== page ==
The next few days were filled with us two, trying to figure each other out. We, I think, had gotten our basic words down, like and, her, his, those sort of words. He wanted to teach me more of the nouns, like fire, or hawk. Soon, though, we were just talking in English, since he understood that I was not a fast learner, and he was.
He pointed to me, stammering. "You...Emily...Me....Ikshu?"
I nodded and clapped my hands. "Good!"
He seemed proud of himself. "Emily want pond?"
My shoulders slouched. "...A pond? Do I want to see a pond?" When Ikshu nodded, I felt accomplished, myself. "Alright, then. Show me the pond, and then we'll continue our lessons."
Ikshu laughed, a sound that reminded me of the small creek that I had only been able to listen to for about two days before I was taken here. That was almost four days ago. It just hit me, at that moment, that this hostagement or whatever you would call it might go by quicker than expected.
Anyways, Ikshu lead me into the forest. I hadn't left the camp ever since I arrived, so it felt good to be under the blankets of the pines again. The sun was hidden from my eyes, and since the days were longer than I remembered them being, the fiery sun had no troubles blazing heat down past the needles.
Ikshu turned to me. "pimàdagà?" He asked.
I swallowed and watched Ikshu struggle to make elaborate hand gestures. Finally, I understood what he went when he went to a doggy paddle position. I cleared my throat. "pimàdagà, swim."
Ikshu nodded. "Swim."
So I followed him deeper into the forest, listening to Ikshu tell me a story I couldn't possibly understand. I caught a few words, but they didn't connect. I was left hanging, and it made me disapointed, since it seemed like an interesting story.
When Ikshu was done, he eyed me, remembering that I could not speak Algonquin, the language of the Arapaho. Meriwether Lewis told that they had the most complex style of speaking, but it just seemed like gibberish to me.
I felt a pang of homesickness--even though there is no home to be missing. Maybe Papa had started on the cabin. I wish I knew. I just wish I wasn't here, stuck with these people who cannot even speak my own language. Suddenly, the world just seemed so...different, like another country.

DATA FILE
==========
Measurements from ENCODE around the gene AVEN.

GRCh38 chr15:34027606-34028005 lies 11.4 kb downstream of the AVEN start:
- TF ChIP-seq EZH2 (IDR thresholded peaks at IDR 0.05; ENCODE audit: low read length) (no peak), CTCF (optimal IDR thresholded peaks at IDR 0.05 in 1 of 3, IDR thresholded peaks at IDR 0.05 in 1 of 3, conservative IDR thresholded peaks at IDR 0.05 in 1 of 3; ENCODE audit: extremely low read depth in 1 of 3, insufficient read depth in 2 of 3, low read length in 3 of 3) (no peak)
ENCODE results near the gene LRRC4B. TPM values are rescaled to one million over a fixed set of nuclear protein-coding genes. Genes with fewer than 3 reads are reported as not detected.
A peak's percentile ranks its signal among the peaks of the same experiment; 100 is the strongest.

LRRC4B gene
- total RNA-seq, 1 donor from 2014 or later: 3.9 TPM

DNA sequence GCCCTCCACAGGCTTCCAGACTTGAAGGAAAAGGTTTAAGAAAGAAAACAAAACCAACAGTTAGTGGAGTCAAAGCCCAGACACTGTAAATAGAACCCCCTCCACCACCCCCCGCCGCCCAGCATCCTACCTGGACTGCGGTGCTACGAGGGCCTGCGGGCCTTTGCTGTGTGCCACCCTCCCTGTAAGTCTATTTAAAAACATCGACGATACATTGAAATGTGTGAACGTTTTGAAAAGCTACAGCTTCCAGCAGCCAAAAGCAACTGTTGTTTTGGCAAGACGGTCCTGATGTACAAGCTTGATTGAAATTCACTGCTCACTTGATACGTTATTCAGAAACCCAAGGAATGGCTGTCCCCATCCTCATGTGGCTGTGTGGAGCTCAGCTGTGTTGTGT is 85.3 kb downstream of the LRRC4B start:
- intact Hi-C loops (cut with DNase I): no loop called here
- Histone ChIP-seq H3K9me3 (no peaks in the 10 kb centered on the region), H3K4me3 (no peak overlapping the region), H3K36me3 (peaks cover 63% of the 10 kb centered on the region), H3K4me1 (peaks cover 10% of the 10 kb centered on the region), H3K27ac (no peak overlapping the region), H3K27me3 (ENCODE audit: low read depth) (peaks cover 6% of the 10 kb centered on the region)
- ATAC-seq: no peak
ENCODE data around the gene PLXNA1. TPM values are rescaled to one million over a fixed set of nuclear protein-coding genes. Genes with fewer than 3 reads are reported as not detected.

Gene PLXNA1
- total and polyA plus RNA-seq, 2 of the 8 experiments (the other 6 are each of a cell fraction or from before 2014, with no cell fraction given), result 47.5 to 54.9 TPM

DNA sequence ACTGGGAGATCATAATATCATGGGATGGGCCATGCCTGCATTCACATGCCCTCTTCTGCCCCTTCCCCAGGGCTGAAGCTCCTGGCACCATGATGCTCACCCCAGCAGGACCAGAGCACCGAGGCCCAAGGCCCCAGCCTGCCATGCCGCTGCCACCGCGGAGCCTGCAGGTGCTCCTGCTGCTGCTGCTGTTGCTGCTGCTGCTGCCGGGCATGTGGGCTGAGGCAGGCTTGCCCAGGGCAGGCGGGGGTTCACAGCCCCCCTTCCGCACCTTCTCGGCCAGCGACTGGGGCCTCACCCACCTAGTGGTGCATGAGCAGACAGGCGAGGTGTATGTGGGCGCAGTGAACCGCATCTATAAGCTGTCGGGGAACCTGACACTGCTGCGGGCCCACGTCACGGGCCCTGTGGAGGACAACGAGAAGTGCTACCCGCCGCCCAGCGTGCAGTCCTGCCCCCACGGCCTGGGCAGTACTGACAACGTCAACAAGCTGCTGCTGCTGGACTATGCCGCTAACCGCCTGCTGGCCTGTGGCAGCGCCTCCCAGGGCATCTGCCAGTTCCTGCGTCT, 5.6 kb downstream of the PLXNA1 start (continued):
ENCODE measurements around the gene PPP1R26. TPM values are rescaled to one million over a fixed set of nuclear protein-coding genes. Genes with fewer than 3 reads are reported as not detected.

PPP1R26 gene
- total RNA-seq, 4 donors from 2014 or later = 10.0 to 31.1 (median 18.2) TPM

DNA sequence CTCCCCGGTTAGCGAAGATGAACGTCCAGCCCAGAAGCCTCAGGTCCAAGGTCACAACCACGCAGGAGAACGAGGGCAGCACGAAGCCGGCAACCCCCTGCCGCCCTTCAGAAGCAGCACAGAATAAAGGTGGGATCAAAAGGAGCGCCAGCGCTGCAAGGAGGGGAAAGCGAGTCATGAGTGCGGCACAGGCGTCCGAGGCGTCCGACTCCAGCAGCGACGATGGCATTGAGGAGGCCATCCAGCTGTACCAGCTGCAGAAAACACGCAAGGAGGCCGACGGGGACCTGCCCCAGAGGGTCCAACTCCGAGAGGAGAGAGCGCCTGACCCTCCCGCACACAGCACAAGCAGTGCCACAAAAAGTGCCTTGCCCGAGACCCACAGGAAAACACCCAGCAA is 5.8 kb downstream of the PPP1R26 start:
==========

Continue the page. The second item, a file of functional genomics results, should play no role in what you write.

It took all of my imagination to remember that this was America. I was the greater one among these Indians. Why did I go with Papa? Surely they wouldn't kill him over some silly land. There was something called 'sharing' that I guess the chief couldn't understand.
Something started to bubble in me as we came to the edge of a fairly beautiful pond, lined with lily pads with purple flowers sprouting on the top. Ikshu, without hesitation, ran into the pond, making check that he splashed as loudly as he could. That feeling in me burst. Why was he so annoying?
We spent the rest of the day pretending to enjoy each other's company, but I guess I didn't make it easy for him. Whenever he pointed to something, wanting to know what it was in English, I would shrug and look away. But nevertheless, Ikshu did teach me some new words.
shawenindjigewin = grace
nandawenindjige = wanting
I told Ikshu, or somewhat summarized, that I thought that those two sounded rather the same, even though their pronounciations were completely off key from each other. He told me, "ikwesins, odjiminshin,"
I tilted my head and asked, "Ikshu, you know I do not know what that means."
He nodded and smiled, which made me want to punch him and smile with him at the same time. It was the first time I saw that his caramel eyes were dark, but also sprinkled with tiny flecks of gold. His hair, shining from still being wet, plastered onto his head. So, instead of hitting him, I smiled back. He laughed at my ignorance, then took my hand.
YOU ARE READING
Catching FishHistorical Fiction
~Highest Rank: #257 in Historical Fiction~ America has just became stable again, and families are moving all over the Louisiana Purchase--Including the Mill family, who are building a cabin a bit too close to the Cheyenne Indians. When the Indians...